Figure 1. Distribution of protoporfyrine IX (PpIX) and MitoTracker fluorescence intensity in cybrid lines and THP-1 macrophage lines after 4 h of incubation with 5-aminolevulinic acid

    It can be assumed that selective elimination of dysfunctional (mutated) mitochondria can be achieved by adjusting laser intensity sufficient to induce photodynamic destruction of the organelles, while active (normal) mitochondria and the cells as a whole should be preserved at the used intensities.

    Photodynamic therapy is a non-invasive treatment method in oncology, dermatology and infectious diseases. The disadvantage of this approach is the low depth of penetration into the tissue of excitation light and insufficient accumulation of photosensitizers in subcellular organelles. On the other hand, subcellular organelles, and in particular mitochondria, are promising therapeutic targets for effective therapy. At the same time, targeting mitochondria approaches do not necessarily have to be associated with the use of laser. It can be assumed that substances accumulating in mitochondria as a result of metabolic disturbances themselves without a laser will contribute to the death of dysfunctional mitochondria if there is an intra-mitochondrial overload of such substances. In addition to 5-ALA, there are many other mitochondria targeting substances. This is a good arsenal for a broad search for potential drugs for subcellular therapy including anti-atherosclerotic therapy[4,5].


    Authors’ contributions

    Conducting experiments: Ryabova AV, Romanishkin ID, Skobeltsin AS, Moskalev AS, Makarov VI, Nikiforov NG

    Manuscript preparation: Loschenov VB, Orekhov AN

    Manuscript editing: Sobenin IA

    Availability of data and materials

    Not applicable.

    Financial support and sponsorship

    This work was supported by the Russian Science Foundation (Grant # 19-15-00010).

    Conflicts of interest

    All authors declared that there are no conflicts of interest.

    Ethical approval and consent to participate

    Not applicable.

    Consent for publication

    Not applicable.


    © The Author(s) 2019.


    • 1. Cai Y, Si W, Huang W, Chen P, Shao J, et al. Organic dye based nanoparticles for cancer phototheranostics. Small 2018;14:e1704247.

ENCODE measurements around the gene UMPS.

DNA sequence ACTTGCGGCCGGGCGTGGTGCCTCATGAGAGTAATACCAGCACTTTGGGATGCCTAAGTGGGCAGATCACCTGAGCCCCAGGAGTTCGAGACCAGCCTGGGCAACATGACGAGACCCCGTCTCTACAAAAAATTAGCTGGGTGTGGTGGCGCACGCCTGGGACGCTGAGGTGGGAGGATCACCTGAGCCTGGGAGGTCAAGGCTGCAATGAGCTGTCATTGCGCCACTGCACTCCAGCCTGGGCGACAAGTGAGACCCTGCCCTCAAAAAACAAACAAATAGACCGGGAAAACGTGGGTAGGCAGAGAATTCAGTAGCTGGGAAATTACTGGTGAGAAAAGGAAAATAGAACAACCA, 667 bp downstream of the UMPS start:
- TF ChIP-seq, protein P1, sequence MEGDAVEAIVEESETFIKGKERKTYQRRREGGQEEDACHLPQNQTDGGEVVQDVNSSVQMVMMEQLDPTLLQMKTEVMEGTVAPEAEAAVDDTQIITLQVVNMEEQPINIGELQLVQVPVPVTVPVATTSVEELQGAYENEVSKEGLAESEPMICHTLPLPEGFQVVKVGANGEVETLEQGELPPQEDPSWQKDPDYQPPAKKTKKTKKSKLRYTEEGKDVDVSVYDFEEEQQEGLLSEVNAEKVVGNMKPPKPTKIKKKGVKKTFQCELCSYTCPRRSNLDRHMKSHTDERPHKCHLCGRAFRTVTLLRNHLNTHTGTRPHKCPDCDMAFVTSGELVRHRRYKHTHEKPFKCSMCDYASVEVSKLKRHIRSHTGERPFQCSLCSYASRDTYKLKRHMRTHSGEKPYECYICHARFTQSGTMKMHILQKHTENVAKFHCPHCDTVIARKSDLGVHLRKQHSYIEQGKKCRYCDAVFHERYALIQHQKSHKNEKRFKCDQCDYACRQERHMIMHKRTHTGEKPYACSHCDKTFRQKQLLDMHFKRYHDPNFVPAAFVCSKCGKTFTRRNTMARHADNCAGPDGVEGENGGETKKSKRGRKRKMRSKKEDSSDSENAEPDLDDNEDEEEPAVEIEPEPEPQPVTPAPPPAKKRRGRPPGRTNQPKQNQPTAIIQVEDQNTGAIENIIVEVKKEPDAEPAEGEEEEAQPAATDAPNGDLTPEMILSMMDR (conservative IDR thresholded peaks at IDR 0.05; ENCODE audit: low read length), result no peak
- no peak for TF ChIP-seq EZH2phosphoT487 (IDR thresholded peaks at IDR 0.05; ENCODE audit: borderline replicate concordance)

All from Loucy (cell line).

• 2. Kang HC. Mitochondria-targeting theranostics. Biomater Res 2018;22:34.

      DOIPubMed PMC
    • 3. Sazonova MA, Ryzhkova AI, Sinyov VV, Galitsyna EV, Orekhova VA, et al. New markers of atherosclerosis: a threshold level of heteroplasmy in mtDNA mutations. Vessel Plus 2017;1:182-91.

    • 4. Orekhov AN, Ivanova EA. Introduction of the special issue “atherosclerosis and related diseases”. Vessel Plus 2017;1:163-5.

    • 5. Nikiforov NG, Galstyan KO, Nedosugova LV, Elizova NV, Kolmychkova KI, et al. Proinflammatory monocyte polarization in type 2 diabetes mellitus and coronary heart disease. Vessel Plus 2017;1:192-5.


    Cite This Article

    OAE Style

    Ryabova AV, Romanishkin ID, Skobeltsin AS, Moskalev AS, Makarov VI, Loschenov VB, Nikiforov NG, Sobenin IA, Orekhov AN. Subcellular anti-atherosclerotic therapy. Vessel Plus 2019;3:17. http://dx.doi.org/10.20517/2574-1209.2019.10

    AMA Style

    Ryabova AV, Romanishkin ID, Skobeltsin AS, Moskalev AS, Makarov VI, Loschenov VB, Nikiforov NG, Sobenin IA, Orekhov AN. Subcellular anti-atherosclerotic therapy. Vessel Plus. 2019; 3:17. http://dx.doi.org/10.20517/2574-1209.2019.10

    Chicago/Turabian Style

    Ryabova, Anastasia V., Igor D. Romanishkin, Aleksey S. Skobeltsin, Arkadii S. Moskalev, Vladimir I. Makarov, Victor B. Loschenov, Nikita G. Nikiforov, Igor A. Sobenin, Alexander N. Orekhov. 2019. "Subcellular anti-atherosclerotic therapy" Vessel Plus. 3: 17. http://dx.doi.org/10.20517/2574-1209.2019.10

    ACS Style

    Ryabova, AV.; Romanishkin ID.; Skobeltsin AS.; Moskalev AS.; Makarov VI.; Loschenov VB.; Nikiforov NG.; Sobenin IA.; Orekhov AN. Subcellular anti-atherosclerotic therapy. Vessel Plus. 20193, 17. http://dx.doi.org/10.20517/2574-1209.2019.10